KANSAS CITY, MISSOURI, U.S. — Changing consumer demands, including the desire for “clean” labels, are altering the way commercial bakers have traditionally baked bread and have created the need to reward growers for wheat functionality over yield, Hayden Wands, vice-president of global procurement, commodities at Grupo Bimbo S.A.B. de C.V, Dallas, Texas, U.S., told the Wheat Quality Council at its annual meeting in Kansas City on Feb. 20.
“Our consumers are changing in their day-to-day demands,” Wands said, citing as an example, consumers’ preference for clean labels (the least amount of ingredients listed on a package, and nothing they can’t pronounce). As a result, bakers need to be able to buy flour with specific baking qualities since they are limited with solutions that can improve the quality of the flour through additives such as some dough conditioners or emulsifiers.
“It forces more functionality on the flour itself,” he said.
“The baking industry hasn’t done an adequate job of explaining how our needs have changed,” Wands said.
Those changes have been dictated by consumer demands as well as the need for greater efficiency and cost savings in the baking industry, he said. Commercial bakers are running lines much faster, which requires certain baking qualities in flour that may not have been necessary in the past, or that have given way to plant breeders’ focus on higher yields, he said.
Wands reiterated the need for better collaboration between bakers, millers, growers and plant breeders from similar comments in October 2018 to the North American Millers’ Association as reported in the Nov. 6, 2018, issue of Milling & Baking News, a sister publication of World Grain.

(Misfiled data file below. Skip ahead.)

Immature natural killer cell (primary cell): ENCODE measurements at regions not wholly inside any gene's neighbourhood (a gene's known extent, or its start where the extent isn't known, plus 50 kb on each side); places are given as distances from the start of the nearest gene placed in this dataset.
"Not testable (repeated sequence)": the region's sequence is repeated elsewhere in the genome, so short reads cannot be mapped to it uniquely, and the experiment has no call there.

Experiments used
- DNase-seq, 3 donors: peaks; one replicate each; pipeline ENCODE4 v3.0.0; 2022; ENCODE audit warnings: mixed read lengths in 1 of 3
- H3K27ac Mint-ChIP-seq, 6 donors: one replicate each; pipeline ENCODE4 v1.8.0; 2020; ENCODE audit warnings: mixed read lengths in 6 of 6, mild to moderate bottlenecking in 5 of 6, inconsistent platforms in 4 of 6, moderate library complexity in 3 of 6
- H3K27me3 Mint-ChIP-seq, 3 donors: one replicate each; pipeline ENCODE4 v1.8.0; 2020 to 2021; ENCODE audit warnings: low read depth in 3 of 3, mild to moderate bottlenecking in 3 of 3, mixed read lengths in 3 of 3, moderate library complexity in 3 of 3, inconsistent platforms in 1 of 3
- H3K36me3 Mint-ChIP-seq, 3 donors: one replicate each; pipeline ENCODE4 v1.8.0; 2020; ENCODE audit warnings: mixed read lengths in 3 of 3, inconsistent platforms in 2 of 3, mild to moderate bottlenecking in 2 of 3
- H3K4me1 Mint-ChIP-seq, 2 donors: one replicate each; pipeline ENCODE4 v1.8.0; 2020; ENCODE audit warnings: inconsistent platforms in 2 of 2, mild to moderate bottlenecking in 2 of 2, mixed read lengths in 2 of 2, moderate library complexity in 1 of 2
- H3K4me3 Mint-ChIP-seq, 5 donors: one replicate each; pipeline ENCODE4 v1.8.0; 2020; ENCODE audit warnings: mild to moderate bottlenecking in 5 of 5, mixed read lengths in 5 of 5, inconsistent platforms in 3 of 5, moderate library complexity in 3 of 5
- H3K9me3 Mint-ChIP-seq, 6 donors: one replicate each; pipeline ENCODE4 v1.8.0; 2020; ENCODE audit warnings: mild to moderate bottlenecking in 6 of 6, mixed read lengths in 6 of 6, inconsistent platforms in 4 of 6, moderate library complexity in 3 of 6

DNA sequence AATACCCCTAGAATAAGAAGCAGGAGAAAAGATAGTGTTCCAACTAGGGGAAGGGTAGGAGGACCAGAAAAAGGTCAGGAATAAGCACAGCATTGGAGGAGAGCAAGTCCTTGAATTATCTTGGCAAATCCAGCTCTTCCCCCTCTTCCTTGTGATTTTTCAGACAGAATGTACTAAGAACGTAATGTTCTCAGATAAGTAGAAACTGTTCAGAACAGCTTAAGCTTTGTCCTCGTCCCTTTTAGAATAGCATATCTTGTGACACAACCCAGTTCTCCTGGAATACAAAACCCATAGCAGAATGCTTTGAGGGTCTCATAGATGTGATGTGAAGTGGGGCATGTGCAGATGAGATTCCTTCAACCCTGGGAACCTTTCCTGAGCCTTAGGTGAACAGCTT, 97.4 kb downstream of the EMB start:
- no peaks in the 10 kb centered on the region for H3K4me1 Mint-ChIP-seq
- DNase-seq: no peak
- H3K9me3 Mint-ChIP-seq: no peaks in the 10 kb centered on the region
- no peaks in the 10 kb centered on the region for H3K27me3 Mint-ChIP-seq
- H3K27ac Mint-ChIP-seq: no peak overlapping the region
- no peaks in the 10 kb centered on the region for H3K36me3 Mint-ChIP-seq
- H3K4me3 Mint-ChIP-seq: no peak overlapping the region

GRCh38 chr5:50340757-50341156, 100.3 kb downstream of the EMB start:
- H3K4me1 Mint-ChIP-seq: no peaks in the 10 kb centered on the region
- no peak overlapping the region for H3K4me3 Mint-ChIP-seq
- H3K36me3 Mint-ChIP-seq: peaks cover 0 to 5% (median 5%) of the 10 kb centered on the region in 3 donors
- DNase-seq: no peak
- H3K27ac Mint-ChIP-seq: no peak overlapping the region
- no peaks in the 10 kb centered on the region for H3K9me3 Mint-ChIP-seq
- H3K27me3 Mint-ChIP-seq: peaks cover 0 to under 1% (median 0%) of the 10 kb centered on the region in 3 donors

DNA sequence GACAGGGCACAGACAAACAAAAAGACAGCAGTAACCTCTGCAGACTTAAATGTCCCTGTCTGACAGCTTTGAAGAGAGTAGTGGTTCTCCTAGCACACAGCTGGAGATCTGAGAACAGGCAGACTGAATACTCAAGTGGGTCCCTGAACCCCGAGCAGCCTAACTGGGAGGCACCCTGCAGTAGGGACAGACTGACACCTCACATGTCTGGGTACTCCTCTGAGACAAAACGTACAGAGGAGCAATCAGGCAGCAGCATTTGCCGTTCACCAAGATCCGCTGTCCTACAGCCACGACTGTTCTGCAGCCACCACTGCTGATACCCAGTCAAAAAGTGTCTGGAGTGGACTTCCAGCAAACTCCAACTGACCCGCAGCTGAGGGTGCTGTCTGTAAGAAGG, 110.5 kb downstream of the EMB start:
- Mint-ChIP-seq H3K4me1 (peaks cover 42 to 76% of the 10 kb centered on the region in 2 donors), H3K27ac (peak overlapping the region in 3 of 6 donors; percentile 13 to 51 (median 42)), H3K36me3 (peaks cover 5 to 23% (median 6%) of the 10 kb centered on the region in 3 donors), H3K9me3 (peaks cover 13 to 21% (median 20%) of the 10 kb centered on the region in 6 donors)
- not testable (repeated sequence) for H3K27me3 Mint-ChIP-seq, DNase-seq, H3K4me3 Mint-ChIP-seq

Wheat breeders, whose primary customers are growers, have made yield the primary trait while milling and baking quality needs to be incorporated as well, Wands said, and growers haven’t been incentivized to produce wheat with higher quality. Premiums are being paid to the transportation industry to move wheat and flour of with preferred baking qualities to locations where they are needed, he said.
“We are paying premiums, just not necessarily to the farmer,” Wands said.
He noted the increased use of hard spring wheat in the past few years for its desirable baking qualities (including stronger flour) that must be shipped long distances to be blended with hard winter wheat. As a result, the transportation industry is receiving the “premiums” in the form of shipping costs rather than the growers for quality.
“The current supply chain can limit the availability of highly functional wheat varieties,” Wands said.
Wands suggested millers adopt a “hybrid” identity preservation system in which growers would be incentivized to produce specific wheat varieties with desirable milling and baking qualities. Those varieties then could be blended locally so that premiums could be paid to growers rather than to the transportation industry, he said.
The system would differ from an actual identity preservation system in that millers would not contract acres for specific varieties but would promote desirable varieties to growers, Wands said. Such a transition “is going to take time,” he added, as bakers would have to work with their milling partners, who in turn would collaborate with growers, and eventually breeders would come into the mix with greater focus on quality over yield.